NASA Probes How Mars Became the Red Planet

Early Martian atmosphere included surface water that is today nonexistent.

September 3, 2015, 10:00 AM
PHOTO: This view combines information from two instruments on a NASA Mars orbiter.
This view combines information from two instruments on a NASA Mars orbiter to map color-coded composition over the shape of the ground within the Nili Fossae plains region of Mars. Carbonate-rich deposits in this area (coded green) hold some carbon formerly in the atmosphere's carbon dioxide.
NASA/JPL-Caltech/JHUAPL/Univ. of Arizona

— -- NASA is sifting through new clues that could yield insights about how ancient Mars went from a planet with surface water to the dry, Red Planet it is today.

It is believed ancient Mars had a thicker atmosphere, allowing water on its surface to not immediately evaporate while the Martian atmosphere of modern times is inhospitable to surface water.

Scientists analyzed the largest known deposit of carbonate minerals on Mars to determine what may have happened to cause the shift in the planet's atmosphere. While scientists don't have a definitive answer, they found the ancient atmosphere may have lost much of its carbon dioxide by the time valleys began to form on the Martian surface.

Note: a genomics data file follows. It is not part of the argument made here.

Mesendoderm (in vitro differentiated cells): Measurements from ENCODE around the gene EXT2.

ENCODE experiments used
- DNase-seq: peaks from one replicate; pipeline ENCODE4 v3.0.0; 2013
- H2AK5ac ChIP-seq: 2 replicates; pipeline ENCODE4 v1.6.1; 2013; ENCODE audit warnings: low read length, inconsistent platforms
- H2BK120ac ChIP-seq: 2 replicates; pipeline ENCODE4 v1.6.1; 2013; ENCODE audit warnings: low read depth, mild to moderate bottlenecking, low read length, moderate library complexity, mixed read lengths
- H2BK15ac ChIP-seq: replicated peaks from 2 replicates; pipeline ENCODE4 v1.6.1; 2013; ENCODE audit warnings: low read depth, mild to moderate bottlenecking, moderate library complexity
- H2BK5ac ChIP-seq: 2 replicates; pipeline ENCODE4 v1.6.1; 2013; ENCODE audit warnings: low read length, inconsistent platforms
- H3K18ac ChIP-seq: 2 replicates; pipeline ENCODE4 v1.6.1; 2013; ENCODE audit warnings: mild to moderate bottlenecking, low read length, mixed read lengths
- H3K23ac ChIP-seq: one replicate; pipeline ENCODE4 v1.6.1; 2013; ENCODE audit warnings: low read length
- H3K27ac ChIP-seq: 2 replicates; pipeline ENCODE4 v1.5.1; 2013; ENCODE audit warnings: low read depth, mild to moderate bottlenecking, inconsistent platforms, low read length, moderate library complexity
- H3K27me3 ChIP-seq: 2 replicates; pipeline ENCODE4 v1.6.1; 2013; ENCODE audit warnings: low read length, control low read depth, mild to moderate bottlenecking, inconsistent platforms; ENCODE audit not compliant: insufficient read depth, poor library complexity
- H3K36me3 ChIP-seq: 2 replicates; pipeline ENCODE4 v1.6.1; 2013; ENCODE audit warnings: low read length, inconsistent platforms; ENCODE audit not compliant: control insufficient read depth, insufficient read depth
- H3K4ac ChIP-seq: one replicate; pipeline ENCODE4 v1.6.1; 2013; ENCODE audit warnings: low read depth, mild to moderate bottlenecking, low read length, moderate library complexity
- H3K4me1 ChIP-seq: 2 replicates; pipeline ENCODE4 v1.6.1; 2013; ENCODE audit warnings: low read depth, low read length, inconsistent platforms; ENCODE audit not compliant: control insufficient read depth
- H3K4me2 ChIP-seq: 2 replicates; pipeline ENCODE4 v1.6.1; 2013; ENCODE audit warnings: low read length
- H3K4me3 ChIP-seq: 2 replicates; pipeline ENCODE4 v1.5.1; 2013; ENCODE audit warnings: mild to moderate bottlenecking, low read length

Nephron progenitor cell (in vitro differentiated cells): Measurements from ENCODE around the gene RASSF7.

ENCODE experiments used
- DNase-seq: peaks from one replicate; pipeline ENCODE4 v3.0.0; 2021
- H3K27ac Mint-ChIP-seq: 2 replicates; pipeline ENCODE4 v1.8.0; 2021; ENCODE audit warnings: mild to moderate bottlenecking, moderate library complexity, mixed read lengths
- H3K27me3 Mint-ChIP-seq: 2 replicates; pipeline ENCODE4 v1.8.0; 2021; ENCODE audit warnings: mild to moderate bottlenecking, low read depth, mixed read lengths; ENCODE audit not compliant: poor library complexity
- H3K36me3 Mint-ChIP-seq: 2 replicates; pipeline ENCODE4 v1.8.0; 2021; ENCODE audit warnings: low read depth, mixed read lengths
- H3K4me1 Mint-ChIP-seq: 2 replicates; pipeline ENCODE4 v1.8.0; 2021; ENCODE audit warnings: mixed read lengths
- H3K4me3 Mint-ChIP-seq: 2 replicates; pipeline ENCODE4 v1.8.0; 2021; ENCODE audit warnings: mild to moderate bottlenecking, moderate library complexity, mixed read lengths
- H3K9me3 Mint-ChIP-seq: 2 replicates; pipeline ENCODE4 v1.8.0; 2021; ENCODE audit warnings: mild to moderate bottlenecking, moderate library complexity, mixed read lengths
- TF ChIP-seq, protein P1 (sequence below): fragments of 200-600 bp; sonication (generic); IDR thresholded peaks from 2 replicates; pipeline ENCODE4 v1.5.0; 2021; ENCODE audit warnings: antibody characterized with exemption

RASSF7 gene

Carbon dioxide makes up the bulk of the atmosphere on the so-called Red Planet and can be pulled into the ground where it can have chemical reactions with rocks to form carbonate mineral deposits. While scientists initially expected to find evidence of carbon from much of the planet's original atmosphere in the deposits, they instead found only a few concentrated areas.

"The biggest carbonate deposit on Mars has, at most, twice as much carbon in it as the current Mars atmosphere," Bethany Ehlmann, one of the scientists working on the study, said in a statement. "Even if you combined all known carbon reservoirs together, it is still nowhere near enough to sequester the thick atmosphere that has been proposed for the time when there were rivers flowing on the Martian surface."

While the analysis didn't provide a definitive answer, it did raise the possibility the top of Mars' atmosphere could have been lost to outer space instead of having it pulled into the ground.

The Curiosity rover has also found evidence validating the top of atmosphere loss, but NASA is now looking to its MAVEN orbiter, which has been studying the Martian outer atmosphere, to help provide some clarity about the Red Planet's mysterious history.

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